Covid-19 fear of the unknown

20th Mar '20

Covid-19 Fear Of The Unknown

Covid-19 is bringing much more than a global pandemic to our shores. We are facing a level of social and potentially economic disruption that few of us have ever contemplated. Fear of the unknown, as well as fear of the known health implications, are naturally impacting behaviour, sometimes changing our responses in ways that are not always logical or helpful.

With the UK facing evermore stringent ‘lockdown’ measures, we asked King Yin, our Head of Engineering in Shenzhen, to tell us how he and his family coped with the crisis in China. King’s words and heartwarming story have helped us to make a little more sense of what’s happening. Have a read, we hope it will help you too…

Fear filled our hearts

At first, it was fear that filled our hearts. There were no people in the streets. All places where people love to socialise were shut – no bars, restaurants, cinemas or parks for the children.

The news of the outbreak, as everyone knows, hit China as Chinese New Year’s Day (25th January) was fast approaching. This is such an important time of year for us – much like Christmas for the UK. Everybody is excited and looking forward to having a rest from work. And, more importantly, spending time with our family and friends. This is our chance to see important people in our lives that maybe we won’t get the chance to see for a whole year. It is a time for a lot of travelling and, normally, a time of great happiness.

Wuhan, the capital of the Hubei Province, was sealed off on 23rd January and everything changed. All the provinces quickly followed with the first level epidemic response – a wide-reaching “lockdown”.  

There was plenty of food

Hard on the heels of fear, and so much disappointment, there was the inconvenience of not being able to do what we wanted, when we wanted. We all registered in the area we live to obtain a pass. This allowed us to get out and collect food, and any medical support we needed. Once in place, the process worked well. However, it wasn’t the normal daily life that we know and love.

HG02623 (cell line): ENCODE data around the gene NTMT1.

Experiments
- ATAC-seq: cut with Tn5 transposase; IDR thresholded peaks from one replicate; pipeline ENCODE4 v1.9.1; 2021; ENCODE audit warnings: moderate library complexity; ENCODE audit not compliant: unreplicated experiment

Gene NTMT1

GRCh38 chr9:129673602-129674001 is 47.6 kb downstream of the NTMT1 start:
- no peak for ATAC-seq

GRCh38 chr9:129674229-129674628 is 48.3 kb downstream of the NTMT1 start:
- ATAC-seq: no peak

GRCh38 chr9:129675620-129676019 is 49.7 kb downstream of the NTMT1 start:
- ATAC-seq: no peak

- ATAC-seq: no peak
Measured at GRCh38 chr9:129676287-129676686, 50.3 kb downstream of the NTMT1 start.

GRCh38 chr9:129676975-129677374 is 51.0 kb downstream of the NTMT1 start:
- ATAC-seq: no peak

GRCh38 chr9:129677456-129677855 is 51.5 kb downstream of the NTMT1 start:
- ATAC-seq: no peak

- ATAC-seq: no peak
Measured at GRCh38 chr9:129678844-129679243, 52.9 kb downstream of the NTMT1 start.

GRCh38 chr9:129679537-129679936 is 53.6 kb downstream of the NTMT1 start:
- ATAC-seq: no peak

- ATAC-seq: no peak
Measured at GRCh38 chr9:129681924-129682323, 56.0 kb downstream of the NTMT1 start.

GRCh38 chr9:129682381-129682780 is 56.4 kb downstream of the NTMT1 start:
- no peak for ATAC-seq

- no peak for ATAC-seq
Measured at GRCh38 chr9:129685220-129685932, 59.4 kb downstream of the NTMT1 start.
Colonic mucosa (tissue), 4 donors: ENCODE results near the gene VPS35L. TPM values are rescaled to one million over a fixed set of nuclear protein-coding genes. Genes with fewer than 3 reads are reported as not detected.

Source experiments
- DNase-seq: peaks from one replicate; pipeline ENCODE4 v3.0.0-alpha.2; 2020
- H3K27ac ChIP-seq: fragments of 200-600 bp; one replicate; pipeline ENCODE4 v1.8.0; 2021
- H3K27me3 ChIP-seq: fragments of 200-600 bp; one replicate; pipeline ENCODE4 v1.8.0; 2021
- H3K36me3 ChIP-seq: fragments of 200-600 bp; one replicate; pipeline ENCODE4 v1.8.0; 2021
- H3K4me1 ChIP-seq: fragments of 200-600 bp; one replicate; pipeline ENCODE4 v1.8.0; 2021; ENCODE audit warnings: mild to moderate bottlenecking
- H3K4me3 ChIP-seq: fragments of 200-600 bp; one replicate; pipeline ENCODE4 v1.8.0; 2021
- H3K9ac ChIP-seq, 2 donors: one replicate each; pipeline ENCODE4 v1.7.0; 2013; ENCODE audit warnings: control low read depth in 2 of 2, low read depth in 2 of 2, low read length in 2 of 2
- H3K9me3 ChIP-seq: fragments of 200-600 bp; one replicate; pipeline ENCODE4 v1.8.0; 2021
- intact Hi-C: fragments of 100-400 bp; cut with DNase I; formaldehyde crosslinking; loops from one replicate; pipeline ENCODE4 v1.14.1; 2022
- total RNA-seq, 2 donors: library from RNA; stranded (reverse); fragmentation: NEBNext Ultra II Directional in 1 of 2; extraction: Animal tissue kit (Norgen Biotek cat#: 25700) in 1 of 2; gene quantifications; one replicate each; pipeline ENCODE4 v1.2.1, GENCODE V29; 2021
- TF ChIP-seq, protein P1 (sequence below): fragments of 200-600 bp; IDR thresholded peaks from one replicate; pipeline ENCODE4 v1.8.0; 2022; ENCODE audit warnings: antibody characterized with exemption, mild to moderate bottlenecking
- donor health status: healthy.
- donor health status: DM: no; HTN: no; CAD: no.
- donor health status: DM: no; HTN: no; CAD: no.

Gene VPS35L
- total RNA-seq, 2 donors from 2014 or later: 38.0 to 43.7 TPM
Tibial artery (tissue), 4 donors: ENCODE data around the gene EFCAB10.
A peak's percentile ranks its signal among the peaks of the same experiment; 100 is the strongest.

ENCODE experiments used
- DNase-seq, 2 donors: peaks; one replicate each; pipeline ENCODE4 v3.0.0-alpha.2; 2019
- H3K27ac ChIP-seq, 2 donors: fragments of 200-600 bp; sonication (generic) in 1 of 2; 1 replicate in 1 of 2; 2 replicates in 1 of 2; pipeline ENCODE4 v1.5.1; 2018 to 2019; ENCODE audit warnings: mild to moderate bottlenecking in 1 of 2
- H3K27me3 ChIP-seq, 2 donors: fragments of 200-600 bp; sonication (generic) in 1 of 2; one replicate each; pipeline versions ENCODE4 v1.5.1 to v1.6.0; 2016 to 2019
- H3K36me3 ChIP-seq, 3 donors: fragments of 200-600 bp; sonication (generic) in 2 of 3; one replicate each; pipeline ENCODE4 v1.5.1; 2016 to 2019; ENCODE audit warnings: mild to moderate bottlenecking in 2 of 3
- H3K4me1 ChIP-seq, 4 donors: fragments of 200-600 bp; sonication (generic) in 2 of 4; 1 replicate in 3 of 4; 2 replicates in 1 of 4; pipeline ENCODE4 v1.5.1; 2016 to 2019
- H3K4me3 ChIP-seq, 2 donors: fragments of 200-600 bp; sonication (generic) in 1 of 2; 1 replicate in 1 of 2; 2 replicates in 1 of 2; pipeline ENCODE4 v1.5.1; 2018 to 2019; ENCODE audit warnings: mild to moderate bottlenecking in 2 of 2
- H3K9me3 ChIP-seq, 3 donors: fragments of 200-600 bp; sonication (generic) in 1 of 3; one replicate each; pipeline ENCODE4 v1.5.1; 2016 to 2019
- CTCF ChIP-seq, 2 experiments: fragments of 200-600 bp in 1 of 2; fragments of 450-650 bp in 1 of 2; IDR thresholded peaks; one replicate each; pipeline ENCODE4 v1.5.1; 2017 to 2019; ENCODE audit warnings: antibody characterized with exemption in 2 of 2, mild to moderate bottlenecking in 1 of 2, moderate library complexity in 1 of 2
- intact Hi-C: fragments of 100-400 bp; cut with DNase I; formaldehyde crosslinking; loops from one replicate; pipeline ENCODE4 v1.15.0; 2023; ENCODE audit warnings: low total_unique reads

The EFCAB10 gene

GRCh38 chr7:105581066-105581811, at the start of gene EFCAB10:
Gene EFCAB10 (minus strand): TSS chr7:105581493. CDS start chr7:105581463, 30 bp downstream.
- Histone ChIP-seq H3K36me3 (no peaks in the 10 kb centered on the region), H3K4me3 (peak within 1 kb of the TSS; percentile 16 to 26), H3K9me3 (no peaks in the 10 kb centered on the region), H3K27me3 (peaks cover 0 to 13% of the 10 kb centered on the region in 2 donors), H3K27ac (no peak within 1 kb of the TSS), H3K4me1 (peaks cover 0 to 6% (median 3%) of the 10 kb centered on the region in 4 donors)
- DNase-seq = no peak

There were also medical shortages at the start in Wuhan and Hubei. From equipment to medical staff. The Government worked quickly to get the situation under control.

Fortunately, there was an openness to the news reporting, which helped us. We felt well-informed and we could see that everything was being done to keep all our key services going – power, water, gas and food supplies etc. We had feared shortages of food, but there was plenty. As my colleagues in the UK know, food plays an important role in Chinese culture. So, they were happy to hear this.

The management of the situation really helped to calm our nerves.

A new normal

I hear the phrase, ‘the new normal’ which I think makes sense. As an engineer, I could still work, supporting customers from home. It wasn’t quite business as usual, as I am normally visiting our factories, but many of them stayed closed for a few more weeks than normal, affecting a lot of Chinese people.

I managed to work on most days, supporting the UK team and keeping supply chains open, quoting on drawings, resolving engineering queries and planning for future manufacturing projects.

It really helped me to be able to work. I was very scared at the outset – fear is understandable, but can be difficult to cope with. But my UK colleagues kept my spirits up, probably more than they realise. I had a lot of concerns and the team reassured me. They made me laugh and even sent me face masks, which made me feel better too.

We need to support each other, be kind and life will get back to normal.

The picture says it all…

On the positive side, the crisis gave me a gift I will never forget. Precious time with my family, especially my one and only daughter – Yin Zirou (殷杍渘). She is nearly seven years old and lots of fun.

My daughter and I have never had so many talks. I will cherish these happy hours for the rest of my life. She still had to do all her schoolwork online and homework too. I normally work very long hours with travelling, but now we had time. Time is such a gift.

This week, Zirou drew me a picture as part of her schoolwork. It may not be the best picture in the world, but I love it. The picture says everything my colleagues in the UK need to know about the situation.

“It is not the virus that is terrible, but the fear. We know we can beat the virus.”

I understand the virus is now in many countries and each country has its own way of tackling the problem. Be happy that life will return to normal soon, if you follow advice. I wish for everyone to stay safe and also enjoy the precious gift of time.

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